The Maldivian government has announced plans to establish a shelter for victims of human trafficking in the greater Male’ region.
In a statement on Thursday on occasion of World Day Against Trafficking in Persons, the Maldivian government said it remained committed to effectively addressing the issue of human trafficking.
“Trafficking in Persons is a complex crime demanding a collective global response,” said the government in its statement. “Currently over 24 million people globally are victims of trafficking. They suffer extraordinary deprivations and violations of their rights and freedoms at the hands of criminals. No country or community is spared from this scourge.”
The government said that the coronavirus pandemic has exacerbated existing difficulties to addressing human trafficking.
“In addition to the health challenges it poses, the pandemic has caused much damage to countries’ socioeconomic structures, increasing the number of vulnerable people. This has provided human traffickers with more opportunities to exploit the marginalized,” reads the statement.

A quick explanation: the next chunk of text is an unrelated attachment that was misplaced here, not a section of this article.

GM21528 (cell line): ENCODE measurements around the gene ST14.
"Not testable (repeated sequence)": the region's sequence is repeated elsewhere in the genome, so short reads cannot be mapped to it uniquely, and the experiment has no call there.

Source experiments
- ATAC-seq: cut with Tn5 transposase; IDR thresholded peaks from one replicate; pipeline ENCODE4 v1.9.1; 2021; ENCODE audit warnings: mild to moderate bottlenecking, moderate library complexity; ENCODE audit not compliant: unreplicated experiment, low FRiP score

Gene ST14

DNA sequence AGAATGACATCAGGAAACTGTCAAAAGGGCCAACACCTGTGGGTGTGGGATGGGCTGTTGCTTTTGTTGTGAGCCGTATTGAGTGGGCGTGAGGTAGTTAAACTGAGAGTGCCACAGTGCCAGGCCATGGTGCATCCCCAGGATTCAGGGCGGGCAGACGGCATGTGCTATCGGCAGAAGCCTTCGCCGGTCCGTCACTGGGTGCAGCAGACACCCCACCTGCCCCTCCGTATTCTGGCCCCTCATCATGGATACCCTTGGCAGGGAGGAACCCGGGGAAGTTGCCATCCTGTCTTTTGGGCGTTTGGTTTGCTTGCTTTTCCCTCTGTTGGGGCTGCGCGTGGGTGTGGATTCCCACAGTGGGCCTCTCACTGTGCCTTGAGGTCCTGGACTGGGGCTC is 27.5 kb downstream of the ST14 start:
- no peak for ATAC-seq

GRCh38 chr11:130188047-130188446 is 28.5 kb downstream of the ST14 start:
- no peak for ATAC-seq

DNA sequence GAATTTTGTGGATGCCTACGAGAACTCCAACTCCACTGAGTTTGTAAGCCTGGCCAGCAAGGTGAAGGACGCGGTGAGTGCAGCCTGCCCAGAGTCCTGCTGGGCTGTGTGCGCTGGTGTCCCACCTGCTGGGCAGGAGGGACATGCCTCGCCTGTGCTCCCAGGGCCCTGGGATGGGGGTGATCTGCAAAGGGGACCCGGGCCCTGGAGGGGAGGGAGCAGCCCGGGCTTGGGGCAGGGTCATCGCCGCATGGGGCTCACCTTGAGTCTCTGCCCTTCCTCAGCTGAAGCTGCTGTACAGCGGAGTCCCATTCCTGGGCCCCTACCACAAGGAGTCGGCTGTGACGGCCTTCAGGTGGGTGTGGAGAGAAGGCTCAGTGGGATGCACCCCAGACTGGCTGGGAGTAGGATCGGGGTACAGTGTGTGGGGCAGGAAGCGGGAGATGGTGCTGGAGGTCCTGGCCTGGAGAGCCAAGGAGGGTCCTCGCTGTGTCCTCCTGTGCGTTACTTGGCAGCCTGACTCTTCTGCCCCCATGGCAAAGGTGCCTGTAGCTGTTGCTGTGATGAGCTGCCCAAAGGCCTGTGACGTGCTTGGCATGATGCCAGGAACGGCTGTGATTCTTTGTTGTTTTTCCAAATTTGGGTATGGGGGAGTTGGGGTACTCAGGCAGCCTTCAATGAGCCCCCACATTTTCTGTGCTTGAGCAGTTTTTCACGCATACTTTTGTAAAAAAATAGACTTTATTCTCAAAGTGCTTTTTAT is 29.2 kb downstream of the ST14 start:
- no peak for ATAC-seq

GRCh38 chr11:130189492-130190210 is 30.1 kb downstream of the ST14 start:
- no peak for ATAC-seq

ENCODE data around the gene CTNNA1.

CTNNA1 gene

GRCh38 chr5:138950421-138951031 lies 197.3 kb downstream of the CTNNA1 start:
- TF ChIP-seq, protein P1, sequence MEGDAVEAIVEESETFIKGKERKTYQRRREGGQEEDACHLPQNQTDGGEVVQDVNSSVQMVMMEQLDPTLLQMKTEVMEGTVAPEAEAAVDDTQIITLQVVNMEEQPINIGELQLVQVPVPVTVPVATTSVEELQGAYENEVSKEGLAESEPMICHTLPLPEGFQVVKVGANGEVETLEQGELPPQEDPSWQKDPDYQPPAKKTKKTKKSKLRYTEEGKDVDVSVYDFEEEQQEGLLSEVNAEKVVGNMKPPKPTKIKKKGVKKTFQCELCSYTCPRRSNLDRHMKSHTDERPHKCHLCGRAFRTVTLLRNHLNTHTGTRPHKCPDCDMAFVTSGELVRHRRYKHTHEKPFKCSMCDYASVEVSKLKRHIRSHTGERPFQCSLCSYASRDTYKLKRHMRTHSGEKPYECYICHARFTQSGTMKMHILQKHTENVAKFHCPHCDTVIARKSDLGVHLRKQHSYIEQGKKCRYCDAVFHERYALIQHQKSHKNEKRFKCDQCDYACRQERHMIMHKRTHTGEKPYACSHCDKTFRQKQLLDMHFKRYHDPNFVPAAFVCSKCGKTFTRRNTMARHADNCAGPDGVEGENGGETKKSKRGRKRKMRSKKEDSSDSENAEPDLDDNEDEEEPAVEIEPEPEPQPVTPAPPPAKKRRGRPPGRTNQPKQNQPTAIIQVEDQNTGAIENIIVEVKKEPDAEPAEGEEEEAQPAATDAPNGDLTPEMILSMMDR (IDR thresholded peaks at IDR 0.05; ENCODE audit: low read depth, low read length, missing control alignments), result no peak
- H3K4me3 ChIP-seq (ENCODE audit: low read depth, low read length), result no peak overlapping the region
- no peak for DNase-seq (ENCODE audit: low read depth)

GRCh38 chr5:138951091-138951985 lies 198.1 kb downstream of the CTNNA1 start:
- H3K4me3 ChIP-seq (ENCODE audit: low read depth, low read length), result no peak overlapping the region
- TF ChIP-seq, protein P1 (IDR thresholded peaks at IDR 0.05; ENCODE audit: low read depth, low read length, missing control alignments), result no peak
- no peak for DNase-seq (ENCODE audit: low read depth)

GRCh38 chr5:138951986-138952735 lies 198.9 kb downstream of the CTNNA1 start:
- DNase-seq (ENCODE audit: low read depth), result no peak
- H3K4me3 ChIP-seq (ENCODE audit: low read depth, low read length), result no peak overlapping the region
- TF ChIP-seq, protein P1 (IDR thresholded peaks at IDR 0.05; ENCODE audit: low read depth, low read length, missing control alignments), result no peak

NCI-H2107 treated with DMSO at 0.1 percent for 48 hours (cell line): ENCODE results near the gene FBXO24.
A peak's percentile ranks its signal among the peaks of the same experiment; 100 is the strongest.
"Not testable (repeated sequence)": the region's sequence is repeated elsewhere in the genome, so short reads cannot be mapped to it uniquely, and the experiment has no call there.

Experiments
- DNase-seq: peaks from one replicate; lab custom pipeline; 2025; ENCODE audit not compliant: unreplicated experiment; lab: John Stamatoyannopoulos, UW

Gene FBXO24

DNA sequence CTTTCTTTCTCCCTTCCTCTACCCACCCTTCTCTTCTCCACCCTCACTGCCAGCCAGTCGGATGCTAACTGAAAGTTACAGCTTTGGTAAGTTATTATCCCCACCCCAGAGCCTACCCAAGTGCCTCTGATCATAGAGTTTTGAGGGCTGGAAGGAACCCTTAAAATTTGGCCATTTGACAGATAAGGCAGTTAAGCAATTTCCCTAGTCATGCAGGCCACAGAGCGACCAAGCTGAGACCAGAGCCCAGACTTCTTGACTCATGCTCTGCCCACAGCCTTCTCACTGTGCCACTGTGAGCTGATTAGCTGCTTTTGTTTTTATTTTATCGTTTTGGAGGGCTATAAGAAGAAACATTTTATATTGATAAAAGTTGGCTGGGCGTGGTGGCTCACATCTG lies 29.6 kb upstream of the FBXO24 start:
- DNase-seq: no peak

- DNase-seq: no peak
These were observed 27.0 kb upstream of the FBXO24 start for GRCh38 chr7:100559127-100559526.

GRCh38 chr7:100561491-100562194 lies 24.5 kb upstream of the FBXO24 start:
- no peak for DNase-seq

The Maldivian government said that despite the challenges, it remained committed to tackling human trafficking with reference to the five ‘P’s: Policy, Protection, Prosecution, Prevention, and Partnerships.
“For the first time since the inception of the Anti-Human Trafficking Act in the Maldives, the Government is devoting funds from the State Budget to the enforcement of its Anti-Human Trafficking agenda,” reads the statement.
The Maldivian government said it is setting up a designated office to coordinate all anti-human trafficking efforts in the country, and is also working on establishing a shelter for victims of human trafficking soon.
The government said the shelter will be located in the greater Male’ area and provided assurance it will give due consideration for female and child victims in establishing the shelter.
The government said that it continues to work with international partners to develop new policies for labor and migration while setting up social support services for victims of human trafficking.
The work is overseen by the National Anti-Trafficking Steering Committee.
Human trafficking is a key issue in Maldives, which hosts a migrant population roughly one-third of the size of the local population. Many migrant workers are forced to labor by employers who withhold their wages and confiscate their passports.